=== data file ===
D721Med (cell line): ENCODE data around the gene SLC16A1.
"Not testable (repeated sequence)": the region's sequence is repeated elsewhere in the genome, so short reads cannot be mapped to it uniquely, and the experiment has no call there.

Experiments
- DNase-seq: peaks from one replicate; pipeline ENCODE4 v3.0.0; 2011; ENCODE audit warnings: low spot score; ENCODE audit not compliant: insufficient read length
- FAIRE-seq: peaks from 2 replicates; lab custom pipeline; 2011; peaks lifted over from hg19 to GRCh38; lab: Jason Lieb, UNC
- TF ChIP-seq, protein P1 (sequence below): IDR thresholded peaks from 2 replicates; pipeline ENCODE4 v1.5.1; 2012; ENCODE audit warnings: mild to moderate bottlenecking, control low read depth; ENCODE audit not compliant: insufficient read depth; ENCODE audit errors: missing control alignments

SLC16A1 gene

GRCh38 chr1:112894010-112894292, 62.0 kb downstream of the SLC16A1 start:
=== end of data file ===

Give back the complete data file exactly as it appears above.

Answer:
D721Med (cell line): ENCODE data around the gene SLC16A1.
"Not testable (repeated sequence)": the region's sequence is repeated elsewhere in the genome, so short reads cannot be mapped to it uniquely, and the experiment has no call there.

Experiments
- DNase-seq: peaks from one replicate; pipeline ENCODE4 v3.0.0; 2011; ENCODE audit warnings: low spot score; ENCODE audit not compliant: insufficient read length
- FAIRE-seq: peaks from 2 replicates; lab custom pipeline; 2011; peaks lifted over from hg19 to GRCh38; lab: Jason Lieb, UNC
- TF ChIP-seq, protein P1 (sequence below): IDR thresholded peaks from 2 replicates; pipeline ENCODE4 v1.5.1; 2012; ENCODE audit warnings: mild to moderate bottlenecking, control low read depth; ENCODE audit not compliant: insufficient read depth; ENCODE audit errors: missing control alignments

SLC16A1 gene

GRCh38 chr1:112894010-112894292, 62.0 kb downstream of the SLC16A1 start: